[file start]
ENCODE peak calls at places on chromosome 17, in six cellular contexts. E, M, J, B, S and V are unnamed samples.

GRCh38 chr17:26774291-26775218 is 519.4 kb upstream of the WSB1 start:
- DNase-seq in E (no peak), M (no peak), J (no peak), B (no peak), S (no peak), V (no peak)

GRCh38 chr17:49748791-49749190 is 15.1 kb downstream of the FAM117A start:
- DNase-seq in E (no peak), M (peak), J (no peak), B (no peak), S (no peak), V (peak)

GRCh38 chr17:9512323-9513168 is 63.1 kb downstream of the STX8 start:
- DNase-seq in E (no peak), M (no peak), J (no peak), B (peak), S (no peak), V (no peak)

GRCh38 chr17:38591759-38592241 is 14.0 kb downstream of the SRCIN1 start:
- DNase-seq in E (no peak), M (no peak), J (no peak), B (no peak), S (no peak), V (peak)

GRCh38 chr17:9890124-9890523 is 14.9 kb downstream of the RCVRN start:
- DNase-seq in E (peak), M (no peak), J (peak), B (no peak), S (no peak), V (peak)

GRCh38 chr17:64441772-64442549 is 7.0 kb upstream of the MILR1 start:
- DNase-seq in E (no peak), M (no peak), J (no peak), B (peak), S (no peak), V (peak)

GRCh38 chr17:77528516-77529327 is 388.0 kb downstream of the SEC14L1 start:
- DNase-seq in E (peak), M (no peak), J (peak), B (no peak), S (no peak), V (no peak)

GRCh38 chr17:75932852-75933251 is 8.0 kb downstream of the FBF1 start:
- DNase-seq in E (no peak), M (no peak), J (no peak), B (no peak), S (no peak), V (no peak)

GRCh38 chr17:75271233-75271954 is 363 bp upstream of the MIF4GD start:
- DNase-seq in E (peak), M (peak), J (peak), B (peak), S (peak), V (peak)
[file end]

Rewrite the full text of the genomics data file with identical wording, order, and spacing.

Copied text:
ENCODE peak calls at places on chromosome 17, in six cellular contexts. E, M, J, B, S and V are unnamed samples.

GRCh38 chr17:26774291-26775218 is 519.4 kb upstream of the WSB1 start:
- DNase-seq in E (no peak), M (no peak), J (no peak), B (no peak), S (no peak), V (no peak)

GRCh38 chr17:49748791-49749190 is 15.1 kb downstream of the FAM117A start:
- DNase-seq in E (no peak), M (peak), J (no peak), B (no peak), S (no peak), V (peak)

GRCh38 chr17:9512323-9513168 is 63.1 kb downstream of the STX8 start:
- DNase-seq in E (no peak), M (no peak), J (no peak), B (peak), S (no peak), V (no peak)

GRCh38 chr17:38591759-38592241 is 14.0 kb downstream of the SRCIN1 start:
- DNase-seq in E (no peak), M (no peak), J (no peak), B (no peak), S (no peak), V (peak)

GRCh38 chr17:9890124-9890523 is 14.9 kb downstream of the RCVRN start:
- DNase-seq in E (peak), M (no peak), J (peak), B (no peak), S (no peak), V (peak)

GRCh38 chr17:64441772-64442549 is 7.0 kb upstream of the MILR1 start:
- DNase-seq in E (no peak), M (no peak), J (no peak), B (peak), S (no peak), V (peak)

GRCh38 chr17:77528516-77529327 is 388.0 kb downstream of the SEC14L1 start:
- DNase-seq in E (peak), M (no peak), J (peak), B (no peak), S (no peak), V (no peak)

GRCh38 chr17:75932852-75933251 is 8.0 kb downstream of the FBF1 start:
- DNase-seq in E (no peak), M (no peak), J (no peak), B (no peak), S (no peak), V (no peak)

GRCh38 chr17:75271233-75271954 is 363 bp upstream of the MIF4GD start:
- DNase-seq in E (peak), M (peak), J (peak), B (peak), S (peak), V (peak)